Overflowing with witty lyrics and melodies that each suggest some 1980’s era hit (or several) the score even features a few numbers like “Grow Old With You” and “Somebody Kill Me” which were initially written for, and introduced in, the film but in this stage version receive a ‘more developed’ rendition. Begulin’s lyrics also house some very sharp and funny word-play along with some snappy observations about the era when we were reminded (at least cinematically) that “Greed was good” (“If you sell your soul at least you’ve made sale” it’s asserted at one point, which is soon followed by “Yo quiero more dinero!”) He also employs some clever, if unlikely, rhymes-schemes as when Robbie prepares his ‘song’ to his (believed) bride-to-be and needs some phonemes for “Awesome”: “Linda makes me feel—Awesome! And when I brush my teeth, she reminds me to ‘floss’ em’” He sings. Director Lorton once again makes imaginative use of “The Gem’s” overall space—resourcefully utilizing both stage and auditorium as he conjures up a swiftly paced, but touching romantic comedy that principally places the romance first (while allowing the comic and nostalgic elements to serve as strong support.) Lorton also has the knack for adorning his shows with terrific–and accurate–period references and sight gags, and here is certainly no exception. Maybe not everyone in attendance will get every quip and one-liner like those made about “The New Coke”, “Lee Ioccoca” or “Van Halen” breaking up, nor appreciate the near eye-popping clothes and hair-styles, but for those that do, they’re resoundingly effective!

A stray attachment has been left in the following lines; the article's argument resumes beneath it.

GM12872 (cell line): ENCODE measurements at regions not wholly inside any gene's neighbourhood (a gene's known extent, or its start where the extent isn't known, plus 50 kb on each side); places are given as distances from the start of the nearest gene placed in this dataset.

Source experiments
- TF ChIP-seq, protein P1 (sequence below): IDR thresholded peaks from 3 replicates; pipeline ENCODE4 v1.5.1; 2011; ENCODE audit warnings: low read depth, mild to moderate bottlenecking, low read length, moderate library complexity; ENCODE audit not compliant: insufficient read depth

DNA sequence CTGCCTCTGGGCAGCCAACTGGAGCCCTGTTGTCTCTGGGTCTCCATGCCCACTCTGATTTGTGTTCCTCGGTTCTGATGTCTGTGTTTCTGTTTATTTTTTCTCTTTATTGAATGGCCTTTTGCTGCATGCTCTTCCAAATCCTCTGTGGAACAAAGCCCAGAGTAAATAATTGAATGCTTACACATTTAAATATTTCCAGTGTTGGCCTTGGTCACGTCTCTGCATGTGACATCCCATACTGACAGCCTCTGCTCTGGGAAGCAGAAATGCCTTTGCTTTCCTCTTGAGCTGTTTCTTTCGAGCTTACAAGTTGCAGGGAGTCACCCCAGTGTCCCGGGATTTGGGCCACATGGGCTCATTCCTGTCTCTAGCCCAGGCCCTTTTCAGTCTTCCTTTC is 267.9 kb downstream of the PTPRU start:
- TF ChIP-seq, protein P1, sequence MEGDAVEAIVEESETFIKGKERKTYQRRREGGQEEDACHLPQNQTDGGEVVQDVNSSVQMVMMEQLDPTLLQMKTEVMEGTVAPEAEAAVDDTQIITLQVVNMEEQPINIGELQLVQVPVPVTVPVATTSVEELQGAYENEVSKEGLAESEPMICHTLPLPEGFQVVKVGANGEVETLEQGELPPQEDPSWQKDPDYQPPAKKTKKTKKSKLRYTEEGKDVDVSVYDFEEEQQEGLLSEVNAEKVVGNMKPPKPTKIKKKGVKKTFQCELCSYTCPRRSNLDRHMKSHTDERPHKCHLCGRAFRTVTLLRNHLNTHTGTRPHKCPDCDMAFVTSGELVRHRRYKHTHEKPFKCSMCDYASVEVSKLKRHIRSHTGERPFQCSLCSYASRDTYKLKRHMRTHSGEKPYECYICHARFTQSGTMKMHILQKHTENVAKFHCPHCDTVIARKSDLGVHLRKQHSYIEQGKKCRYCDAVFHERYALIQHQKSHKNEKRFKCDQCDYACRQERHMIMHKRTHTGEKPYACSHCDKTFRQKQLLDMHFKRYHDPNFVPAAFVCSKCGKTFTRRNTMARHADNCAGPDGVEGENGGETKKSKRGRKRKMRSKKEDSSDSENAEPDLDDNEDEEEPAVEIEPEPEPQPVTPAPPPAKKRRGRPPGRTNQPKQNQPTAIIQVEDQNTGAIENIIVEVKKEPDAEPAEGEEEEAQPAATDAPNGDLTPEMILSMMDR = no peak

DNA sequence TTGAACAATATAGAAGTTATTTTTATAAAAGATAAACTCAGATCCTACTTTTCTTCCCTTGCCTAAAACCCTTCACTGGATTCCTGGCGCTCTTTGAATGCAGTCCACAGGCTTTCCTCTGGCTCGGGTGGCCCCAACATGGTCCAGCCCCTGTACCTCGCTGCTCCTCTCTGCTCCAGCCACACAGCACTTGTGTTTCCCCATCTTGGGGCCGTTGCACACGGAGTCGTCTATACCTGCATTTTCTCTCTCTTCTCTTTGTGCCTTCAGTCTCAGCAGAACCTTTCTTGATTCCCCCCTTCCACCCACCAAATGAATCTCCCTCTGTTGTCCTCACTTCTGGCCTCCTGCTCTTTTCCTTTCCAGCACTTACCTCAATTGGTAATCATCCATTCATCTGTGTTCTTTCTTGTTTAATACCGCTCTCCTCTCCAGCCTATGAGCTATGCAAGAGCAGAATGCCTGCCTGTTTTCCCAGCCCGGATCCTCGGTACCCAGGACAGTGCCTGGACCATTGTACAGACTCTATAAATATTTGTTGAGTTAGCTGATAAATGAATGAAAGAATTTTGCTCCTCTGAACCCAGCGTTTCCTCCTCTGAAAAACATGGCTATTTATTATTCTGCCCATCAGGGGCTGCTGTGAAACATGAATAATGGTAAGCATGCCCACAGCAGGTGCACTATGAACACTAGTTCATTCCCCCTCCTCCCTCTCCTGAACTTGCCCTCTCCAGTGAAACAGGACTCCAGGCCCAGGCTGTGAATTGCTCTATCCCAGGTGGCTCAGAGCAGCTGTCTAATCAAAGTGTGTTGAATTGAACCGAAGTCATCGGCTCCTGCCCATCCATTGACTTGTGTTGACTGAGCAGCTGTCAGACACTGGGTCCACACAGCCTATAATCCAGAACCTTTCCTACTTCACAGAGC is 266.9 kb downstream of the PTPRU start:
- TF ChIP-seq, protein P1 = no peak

Boasting a coterie of five choreographers, you can bet most numbers are abundantly staged in terms of large “group” (even ‘tribalesque’) undertakings, carried out in unison as were commonly seen in those vast, VH1 video throwbacks. The genuinely rousing opening incorporates some gnarly new-wave “running-man’ rotations and “Hammer-time” side-shuffles—in fact, opening numbers don’t come more ebullient than this (it’s just like you wish your Prom had been were it peopled by the cast of “Fame”!) They also infuse the second number “Someday When It’s Me” with some nice traditional waltz and promenade steps as Julia grabs the nearest partner (in this case, Brandon Taylor Jones) as her fantasy of a ‘Dream Wedding” unfolds before our very eyes. (Then, when our “Bride” ultimately throws the bouquet, it’s done in side-splitting slow motion as the Bridesmaids—led by the band’s sexually-ambiguous sideman “George”–all literally battle tooth and nail to catch it!) “Pop The Question” is also a buoyant and bubbly interlude—as one by one couples of assorted gender combinations get engaged–taking their joy out onto the dance-floor for a festive group endeavor. This is followed up by “Casualty Of Love”. A pulsating, driving, dirge (were it written and performed by “Quiet Riot”,) it ranks as a bona fide “Act One” winner as Robbie, mourning the loss of his lady-love “Linda”, boisterously turns a wedding reception into a full-on Donnybrook. For this one especially, the team make artful (and knowing) use of some distinct maneuvers winking at—but not exactly copying–Michael Jackson’s iconic “Thriller” video, as Robbie and all the other emotionally ‘walking dead’ strut their stuff while decrying the futility of romance. Then, for the first-act finale, choreographed by Dias and Martinez called “Saturday Night In The City”, all the stops are pulled completely out erupting into the flashiest kind of ‘Flash Dancing” where those assembled prepare to “party like it’s 1986”: “New York is reserved for the rich and proud” they all exhort “–but here comes the bridge and tunnel crowd!” Post intermission, the team hit yet another bulls-eye via the campy—but insufferably accurate–“Boy Band” posturing they create for “Single”. Contemplating the pros and cons of remaining (–by choice or otherwise,) “unyoked”, Robbie and his pals come together for a potent impersonation of “The New Kids On The Block”. (This also allows Robbie to veritably “fling” himself into some bangin’ “Break-dance” Beat-box ‘power-moves’ too!)